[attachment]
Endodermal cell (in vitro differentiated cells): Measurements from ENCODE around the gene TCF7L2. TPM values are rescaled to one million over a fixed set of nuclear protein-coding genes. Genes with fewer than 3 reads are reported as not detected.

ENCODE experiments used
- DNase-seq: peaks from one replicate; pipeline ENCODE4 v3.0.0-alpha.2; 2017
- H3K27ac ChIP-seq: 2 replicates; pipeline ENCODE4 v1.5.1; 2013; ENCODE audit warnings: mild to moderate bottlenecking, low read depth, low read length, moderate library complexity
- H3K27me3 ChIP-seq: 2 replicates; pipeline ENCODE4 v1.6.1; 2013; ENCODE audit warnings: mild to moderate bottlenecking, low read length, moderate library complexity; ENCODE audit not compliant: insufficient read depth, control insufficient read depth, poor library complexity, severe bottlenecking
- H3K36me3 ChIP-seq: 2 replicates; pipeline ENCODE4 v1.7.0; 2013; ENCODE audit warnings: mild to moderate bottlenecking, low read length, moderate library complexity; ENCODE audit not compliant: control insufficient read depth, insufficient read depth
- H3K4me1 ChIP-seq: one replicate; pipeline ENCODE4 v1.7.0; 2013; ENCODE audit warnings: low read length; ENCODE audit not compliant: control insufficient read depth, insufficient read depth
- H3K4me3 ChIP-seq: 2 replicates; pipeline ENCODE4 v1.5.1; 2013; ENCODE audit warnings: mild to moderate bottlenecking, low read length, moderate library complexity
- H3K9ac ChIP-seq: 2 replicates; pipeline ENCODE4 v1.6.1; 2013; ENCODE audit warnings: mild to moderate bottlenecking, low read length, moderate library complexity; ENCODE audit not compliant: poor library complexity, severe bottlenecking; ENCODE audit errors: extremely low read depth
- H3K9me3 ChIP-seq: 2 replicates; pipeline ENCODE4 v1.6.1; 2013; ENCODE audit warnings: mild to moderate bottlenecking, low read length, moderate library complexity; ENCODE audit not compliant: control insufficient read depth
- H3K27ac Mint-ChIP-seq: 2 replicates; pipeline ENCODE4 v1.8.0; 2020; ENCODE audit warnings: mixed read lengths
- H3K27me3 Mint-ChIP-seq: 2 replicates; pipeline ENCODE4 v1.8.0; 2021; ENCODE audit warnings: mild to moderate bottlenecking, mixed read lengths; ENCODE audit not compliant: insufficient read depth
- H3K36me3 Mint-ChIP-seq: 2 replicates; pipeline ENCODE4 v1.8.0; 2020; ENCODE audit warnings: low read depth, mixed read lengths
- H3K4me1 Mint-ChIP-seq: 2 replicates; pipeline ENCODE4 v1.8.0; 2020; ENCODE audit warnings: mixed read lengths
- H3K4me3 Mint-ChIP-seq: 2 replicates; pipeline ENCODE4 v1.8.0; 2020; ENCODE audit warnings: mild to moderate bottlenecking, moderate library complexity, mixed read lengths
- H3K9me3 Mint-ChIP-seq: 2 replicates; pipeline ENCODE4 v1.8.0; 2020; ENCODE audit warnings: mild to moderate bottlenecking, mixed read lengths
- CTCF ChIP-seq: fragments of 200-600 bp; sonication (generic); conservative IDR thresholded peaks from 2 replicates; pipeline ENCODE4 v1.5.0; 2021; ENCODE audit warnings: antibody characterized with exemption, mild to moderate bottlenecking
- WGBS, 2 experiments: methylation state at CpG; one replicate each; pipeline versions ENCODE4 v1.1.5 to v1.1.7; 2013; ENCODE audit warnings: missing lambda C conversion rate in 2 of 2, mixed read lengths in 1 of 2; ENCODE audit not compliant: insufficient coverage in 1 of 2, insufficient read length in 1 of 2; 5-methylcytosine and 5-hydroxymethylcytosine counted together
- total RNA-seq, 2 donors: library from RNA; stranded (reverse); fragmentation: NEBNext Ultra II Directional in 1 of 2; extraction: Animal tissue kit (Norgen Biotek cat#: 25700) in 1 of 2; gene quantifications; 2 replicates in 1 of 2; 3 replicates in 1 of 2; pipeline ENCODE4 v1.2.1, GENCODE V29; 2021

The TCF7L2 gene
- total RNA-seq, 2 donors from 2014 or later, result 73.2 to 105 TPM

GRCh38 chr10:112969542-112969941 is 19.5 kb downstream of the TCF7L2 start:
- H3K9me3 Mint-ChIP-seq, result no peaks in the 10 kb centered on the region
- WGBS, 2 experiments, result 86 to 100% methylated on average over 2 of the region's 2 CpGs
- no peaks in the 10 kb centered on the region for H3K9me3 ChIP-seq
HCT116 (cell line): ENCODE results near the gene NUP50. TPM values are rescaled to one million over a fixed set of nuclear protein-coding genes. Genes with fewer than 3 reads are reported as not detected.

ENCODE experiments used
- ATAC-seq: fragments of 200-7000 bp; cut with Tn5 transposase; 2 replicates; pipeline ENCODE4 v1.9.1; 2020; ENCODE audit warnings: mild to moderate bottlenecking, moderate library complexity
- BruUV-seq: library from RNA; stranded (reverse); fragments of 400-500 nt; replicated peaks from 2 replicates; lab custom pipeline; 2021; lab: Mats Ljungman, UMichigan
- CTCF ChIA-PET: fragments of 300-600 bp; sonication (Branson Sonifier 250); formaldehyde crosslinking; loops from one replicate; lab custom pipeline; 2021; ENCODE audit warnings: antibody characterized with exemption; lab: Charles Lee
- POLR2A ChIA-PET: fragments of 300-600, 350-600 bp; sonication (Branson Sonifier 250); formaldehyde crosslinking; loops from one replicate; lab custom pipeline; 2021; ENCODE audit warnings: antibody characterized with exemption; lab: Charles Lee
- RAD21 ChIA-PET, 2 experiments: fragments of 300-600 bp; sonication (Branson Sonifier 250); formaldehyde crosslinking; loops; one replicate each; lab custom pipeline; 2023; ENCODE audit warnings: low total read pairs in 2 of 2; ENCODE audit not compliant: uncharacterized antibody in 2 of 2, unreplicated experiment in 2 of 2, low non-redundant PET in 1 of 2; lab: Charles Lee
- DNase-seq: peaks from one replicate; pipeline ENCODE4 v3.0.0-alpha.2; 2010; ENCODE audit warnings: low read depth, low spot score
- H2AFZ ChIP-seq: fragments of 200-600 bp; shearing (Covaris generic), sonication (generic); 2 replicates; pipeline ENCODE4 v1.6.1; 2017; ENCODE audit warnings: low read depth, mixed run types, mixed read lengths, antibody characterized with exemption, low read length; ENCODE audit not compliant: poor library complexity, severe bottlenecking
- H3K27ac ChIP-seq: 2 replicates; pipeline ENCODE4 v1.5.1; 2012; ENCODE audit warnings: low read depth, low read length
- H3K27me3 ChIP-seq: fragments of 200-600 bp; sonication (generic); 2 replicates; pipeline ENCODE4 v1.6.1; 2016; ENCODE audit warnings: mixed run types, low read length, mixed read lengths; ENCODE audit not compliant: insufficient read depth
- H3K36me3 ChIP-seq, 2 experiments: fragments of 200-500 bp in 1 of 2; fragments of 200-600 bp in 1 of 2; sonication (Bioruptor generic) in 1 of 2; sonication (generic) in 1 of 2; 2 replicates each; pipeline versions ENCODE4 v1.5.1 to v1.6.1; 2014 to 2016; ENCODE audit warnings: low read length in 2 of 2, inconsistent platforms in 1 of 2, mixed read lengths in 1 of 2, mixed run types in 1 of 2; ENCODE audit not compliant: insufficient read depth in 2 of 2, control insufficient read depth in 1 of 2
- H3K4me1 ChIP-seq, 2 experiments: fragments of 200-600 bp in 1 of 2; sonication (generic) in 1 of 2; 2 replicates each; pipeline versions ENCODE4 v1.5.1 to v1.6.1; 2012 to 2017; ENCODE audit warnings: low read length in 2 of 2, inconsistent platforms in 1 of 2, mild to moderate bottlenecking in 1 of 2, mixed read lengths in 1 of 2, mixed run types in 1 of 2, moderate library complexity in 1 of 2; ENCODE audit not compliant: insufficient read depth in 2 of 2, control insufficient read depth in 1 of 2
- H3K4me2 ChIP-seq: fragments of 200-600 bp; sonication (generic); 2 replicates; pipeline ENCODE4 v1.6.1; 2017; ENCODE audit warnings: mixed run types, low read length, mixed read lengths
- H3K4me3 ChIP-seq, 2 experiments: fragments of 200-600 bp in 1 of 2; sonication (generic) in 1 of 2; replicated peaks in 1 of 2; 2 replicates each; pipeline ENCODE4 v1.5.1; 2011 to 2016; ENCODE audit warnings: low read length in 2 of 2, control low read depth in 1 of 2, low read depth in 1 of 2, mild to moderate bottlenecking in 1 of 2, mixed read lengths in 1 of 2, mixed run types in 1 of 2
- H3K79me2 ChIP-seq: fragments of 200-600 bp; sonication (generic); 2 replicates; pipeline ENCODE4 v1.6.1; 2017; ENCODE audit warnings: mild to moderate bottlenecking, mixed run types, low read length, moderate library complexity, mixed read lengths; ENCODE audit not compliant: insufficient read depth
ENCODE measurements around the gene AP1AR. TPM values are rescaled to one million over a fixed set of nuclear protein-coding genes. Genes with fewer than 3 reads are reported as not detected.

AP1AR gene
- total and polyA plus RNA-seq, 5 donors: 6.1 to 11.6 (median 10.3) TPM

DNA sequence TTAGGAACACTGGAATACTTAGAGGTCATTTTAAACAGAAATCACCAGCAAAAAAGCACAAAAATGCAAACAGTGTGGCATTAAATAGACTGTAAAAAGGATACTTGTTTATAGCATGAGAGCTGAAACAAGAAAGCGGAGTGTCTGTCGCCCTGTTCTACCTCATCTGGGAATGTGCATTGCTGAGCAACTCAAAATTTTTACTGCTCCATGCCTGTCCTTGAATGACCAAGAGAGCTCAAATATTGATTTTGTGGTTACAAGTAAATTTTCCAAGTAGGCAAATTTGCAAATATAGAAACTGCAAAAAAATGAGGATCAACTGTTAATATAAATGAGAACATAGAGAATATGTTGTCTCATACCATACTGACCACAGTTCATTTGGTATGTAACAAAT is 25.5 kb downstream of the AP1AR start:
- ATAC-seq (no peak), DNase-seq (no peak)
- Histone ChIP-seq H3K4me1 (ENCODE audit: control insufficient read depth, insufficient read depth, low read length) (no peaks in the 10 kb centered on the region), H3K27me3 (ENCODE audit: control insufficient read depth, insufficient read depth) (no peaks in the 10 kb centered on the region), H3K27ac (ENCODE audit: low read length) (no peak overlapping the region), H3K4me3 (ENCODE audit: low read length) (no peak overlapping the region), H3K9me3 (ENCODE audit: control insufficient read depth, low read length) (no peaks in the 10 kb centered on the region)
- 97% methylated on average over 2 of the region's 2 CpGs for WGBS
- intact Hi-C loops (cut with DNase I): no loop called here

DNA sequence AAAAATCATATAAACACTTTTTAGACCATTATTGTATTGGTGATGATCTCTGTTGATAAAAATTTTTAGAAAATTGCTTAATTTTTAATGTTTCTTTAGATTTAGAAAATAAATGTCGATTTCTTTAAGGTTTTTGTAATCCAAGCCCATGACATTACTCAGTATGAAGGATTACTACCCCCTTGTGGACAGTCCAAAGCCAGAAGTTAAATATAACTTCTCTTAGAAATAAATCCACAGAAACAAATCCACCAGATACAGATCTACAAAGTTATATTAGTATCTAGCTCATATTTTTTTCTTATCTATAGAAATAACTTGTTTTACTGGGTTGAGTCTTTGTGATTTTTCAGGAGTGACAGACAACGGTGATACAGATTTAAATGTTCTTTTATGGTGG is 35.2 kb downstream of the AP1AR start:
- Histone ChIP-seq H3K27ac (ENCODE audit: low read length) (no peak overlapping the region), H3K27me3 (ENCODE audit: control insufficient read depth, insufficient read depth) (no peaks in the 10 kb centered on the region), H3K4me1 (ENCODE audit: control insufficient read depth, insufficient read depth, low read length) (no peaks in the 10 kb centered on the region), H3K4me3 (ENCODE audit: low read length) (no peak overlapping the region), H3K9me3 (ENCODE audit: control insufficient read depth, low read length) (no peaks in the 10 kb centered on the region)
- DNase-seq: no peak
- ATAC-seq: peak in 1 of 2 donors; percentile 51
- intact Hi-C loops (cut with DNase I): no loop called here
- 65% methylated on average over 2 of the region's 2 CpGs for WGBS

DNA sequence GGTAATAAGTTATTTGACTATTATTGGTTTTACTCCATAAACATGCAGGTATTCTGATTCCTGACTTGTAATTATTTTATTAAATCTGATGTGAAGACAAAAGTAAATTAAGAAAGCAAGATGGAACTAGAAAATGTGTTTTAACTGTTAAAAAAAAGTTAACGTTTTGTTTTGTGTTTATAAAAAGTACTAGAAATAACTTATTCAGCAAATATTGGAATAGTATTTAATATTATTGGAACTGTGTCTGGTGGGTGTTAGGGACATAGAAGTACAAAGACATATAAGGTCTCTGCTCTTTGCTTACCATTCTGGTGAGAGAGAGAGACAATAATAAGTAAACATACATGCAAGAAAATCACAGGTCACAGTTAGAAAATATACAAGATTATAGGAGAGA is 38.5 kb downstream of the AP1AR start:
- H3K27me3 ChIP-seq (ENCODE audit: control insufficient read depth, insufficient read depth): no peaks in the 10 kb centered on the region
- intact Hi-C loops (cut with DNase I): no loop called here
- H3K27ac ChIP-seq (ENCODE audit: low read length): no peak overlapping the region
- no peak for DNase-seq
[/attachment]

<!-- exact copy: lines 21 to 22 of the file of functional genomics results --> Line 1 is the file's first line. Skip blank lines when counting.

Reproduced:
- total RNA-seq, 2 donors from 2014 or later, result 73.2 to 105 TPM

GRCh38 chr10:112969542-112969941 is 19.5 kb downstream of the TCF7L2 start: